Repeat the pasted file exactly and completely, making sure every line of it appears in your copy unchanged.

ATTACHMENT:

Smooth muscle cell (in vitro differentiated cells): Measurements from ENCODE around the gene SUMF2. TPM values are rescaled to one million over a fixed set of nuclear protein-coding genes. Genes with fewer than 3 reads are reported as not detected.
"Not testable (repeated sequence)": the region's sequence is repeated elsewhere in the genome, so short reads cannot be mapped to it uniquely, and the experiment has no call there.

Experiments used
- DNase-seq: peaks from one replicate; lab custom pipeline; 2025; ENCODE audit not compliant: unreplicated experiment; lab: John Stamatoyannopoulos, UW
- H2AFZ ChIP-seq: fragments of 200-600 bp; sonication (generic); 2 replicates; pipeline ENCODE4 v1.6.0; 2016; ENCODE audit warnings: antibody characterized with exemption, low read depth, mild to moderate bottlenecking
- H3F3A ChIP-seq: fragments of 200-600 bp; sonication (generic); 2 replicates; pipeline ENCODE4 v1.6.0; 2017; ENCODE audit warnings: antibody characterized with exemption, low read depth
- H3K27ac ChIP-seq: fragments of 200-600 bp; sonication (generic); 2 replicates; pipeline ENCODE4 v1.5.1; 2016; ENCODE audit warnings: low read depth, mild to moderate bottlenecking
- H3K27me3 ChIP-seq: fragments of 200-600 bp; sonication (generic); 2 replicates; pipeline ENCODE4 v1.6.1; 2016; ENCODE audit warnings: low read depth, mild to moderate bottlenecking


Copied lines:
Smooth muscle cell (in vitro differentiated cells): Measurements from ENCODE around the gene SUMF2. TPM values are rescaled to one million over a fixed set of nuclear protein-coding genes. Genes with fewer than 3 reads are reported as not detected.
"Not testable (repeated sequence)": the region's sequence is repeated elsewhere in the genome, so short reads cannot be mapped to it uniquely, and the experiment has no call there.

Experiments used
- DNase-seq: peaks from one replicate; lab custom pipeline; 2025; ENCODE audit not compliant: unreplicated experiment; lab: John Stamatoyannopoulos, UW
- H2AFZ ChIP-seq: fragments of 200-600 bp; sonication (generic); 2 replicates; pipeline ENCODE4 v1.6.0; 2016; ENCODE audit warnings: antibody characterized with exemption, low read depth, mild to moderate bottlenecking
- H3F3A ChIP-seq: fragments of 200-600 bp; sonication (generic); 2 replicates; pipeline ENCODE4 v1.6.0; 2017; ENCODE audit warnings: antibody characterized with exemption, low read depth
- H3K27ac ChIP-seq: fragments of 200-600 bp; sonication (generic); 2 replicates; pipeline ENCODE4 v1.5.1; 2016; ENCODE audit warnings: low read depth, mild to moderate bottlenecking
- H3K27me3 ChIP-seq: fragments of 200-600 bp; sonication (generic); 2 replicates; pipeline ENCODE4 v1.6.1; 2016; ENCODE audit warnings: low read depth, mild to moderate bottlenecking